Although pregnancy is less likely around the menopause, over the age of 40 years it is still important to use contraception. There are various different types of contraception available. Most need to be used until you have gone through the menopause or are aged 55 years. An overview of all the different types is given here.
How long will I be fertile for?
The time of menopause varies tremendously between women. Before your periods stop altogether, it is likely that your periods will become irregular and unpredictable. Although you are less likely to produce an egg (ovulate) every month, your ovaries will still be producing some eggs and, for this reason, it is important that you consider using contraception. So, although there is a natural decline in your fertility after the age of about 37, effective contraception is still required to prevent an unplanned pregnancy. Most women will no longer be fertile by the age of 55. However, a few women will still be having periods at this age, and may need contraception.
When can contraception be safely stopped?
If you are using contraception other than hormone-based contraceptives (such as the pill), you will be able to stop using contraception one year after your periods stop if you are aged over 50 years, or two years after your periods stop if you are aged under 50 years.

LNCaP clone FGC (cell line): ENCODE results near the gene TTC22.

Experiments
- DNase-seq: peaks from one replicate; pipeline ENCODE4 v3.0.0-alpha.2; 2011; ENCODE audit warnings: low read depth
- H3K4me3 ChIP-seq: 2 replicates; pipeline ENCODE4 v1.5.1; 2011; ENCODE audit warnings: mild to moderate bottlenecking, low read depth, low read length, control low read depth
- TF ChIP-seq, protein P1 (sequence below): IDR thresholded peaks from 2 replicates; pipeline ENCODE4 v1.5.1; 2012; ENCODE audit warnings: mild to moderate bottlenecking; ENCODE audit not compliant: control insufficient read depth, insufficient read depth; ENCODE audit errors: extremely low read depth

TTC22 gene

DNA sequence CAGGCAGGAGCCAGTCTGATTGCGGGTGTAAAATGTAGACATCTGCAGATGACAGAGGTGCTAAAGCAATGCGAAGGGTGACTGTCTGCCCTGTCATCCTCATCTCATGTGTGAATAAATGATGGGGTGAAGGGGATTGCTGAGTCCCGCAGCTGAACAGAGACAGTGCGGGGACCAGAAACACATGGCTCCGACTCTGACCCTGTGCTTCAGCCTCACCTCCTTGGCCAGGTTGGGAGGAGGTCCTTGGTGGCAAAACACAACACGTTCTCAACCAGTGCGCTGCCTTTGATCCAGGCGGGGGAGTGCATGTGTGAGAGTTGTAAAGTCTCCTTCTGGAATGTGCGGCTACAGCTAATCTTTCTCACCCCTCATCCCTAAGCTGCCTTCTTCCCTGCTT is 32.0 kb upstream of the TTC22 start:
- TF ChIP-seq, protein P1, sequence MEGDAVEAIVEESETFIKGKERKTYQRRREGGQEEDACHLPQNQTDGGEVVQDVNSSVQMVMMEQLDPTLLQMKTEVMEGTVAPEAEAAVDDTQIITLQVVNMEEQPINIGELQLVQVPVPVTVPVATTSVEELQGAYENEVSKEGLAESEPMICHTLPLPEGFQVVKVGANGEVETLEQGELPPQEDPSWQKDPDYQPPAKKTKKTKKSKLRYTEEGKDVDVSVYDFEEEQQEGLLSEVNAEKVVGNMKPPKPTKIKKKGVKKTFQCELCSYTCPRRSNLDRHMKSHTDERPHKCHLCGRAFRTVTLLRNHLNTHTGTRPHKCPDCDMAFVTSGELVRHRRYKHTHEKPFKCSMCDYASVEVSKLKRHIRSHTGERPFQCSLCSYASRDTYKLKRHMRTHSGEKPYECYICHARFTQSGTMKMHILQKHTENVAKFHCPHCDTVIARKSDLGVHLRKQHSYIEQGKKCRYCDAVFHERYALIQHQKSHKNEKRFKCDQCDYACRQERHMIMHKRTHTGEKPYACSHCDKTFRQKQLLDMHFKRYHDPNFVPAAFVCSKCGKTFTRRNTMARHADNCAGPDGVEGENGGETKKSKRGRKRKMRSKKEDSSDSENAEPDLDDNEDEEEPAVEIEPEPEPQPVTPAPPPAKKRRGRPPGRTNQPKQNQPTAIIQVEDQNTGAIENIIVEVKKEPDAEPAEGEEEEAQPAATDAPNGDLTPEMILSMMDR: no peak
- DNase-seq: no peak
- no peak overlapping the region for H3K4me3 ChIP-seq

However, if you are using hormone-based contraception, then your periods (withdrawal bleeds) are not a reliable way of knowing if you are fertile or not. Some women who take hormone-based contraceptives will have irregular or no periods, but will still be fertile if they stop using their contraceptive. The ages for stopping the different hormone-based contraceptives are detailed below.
How effective is contraception?
All the methods of contraception listed below are effective. However, no method is absolutely 100% reliable. The reliability for each method is given, in the sections below, in percentages. For example, between 2 and 60 women in 1,000 using the contraceptive injection for one year will become pregnant. When no contraception is used, more than 80 in 100 sexually active women who have not gone through the menopause become pregnant within one year.
The effectiveness of some methods depends on how you use them. In other words they are "user-dependent". You have to remember to use them, or you have to use them properly or they may not work. For example, around 3 women in 1,000 using the combined oral contraceptive pill (COCP) perfectly will become pregnant. If it is not taken correctly - for example, missing taking a pill or being sick (vomiting) - closer to 90 women in 1,000 become pregnant. Other user-dependent methods include barrier methods, the progestogen-only contraceptive pill (POCP) and natural family planning.
Some methods are not so user-dependent and do not need to be remembered or renewed as often. These methods include the contraceptive injection, contraceptive implant, intrauterine contraceptive devices (IUCDs, or coils) and sterilisation.
What are the different methods of contraception?
Your choice of contraception when you are over the age of 40 years may be influenced by:
- How effective it is.
- Possible risks and side-effects.
- Your natural decline in fertility.
- Personal preference.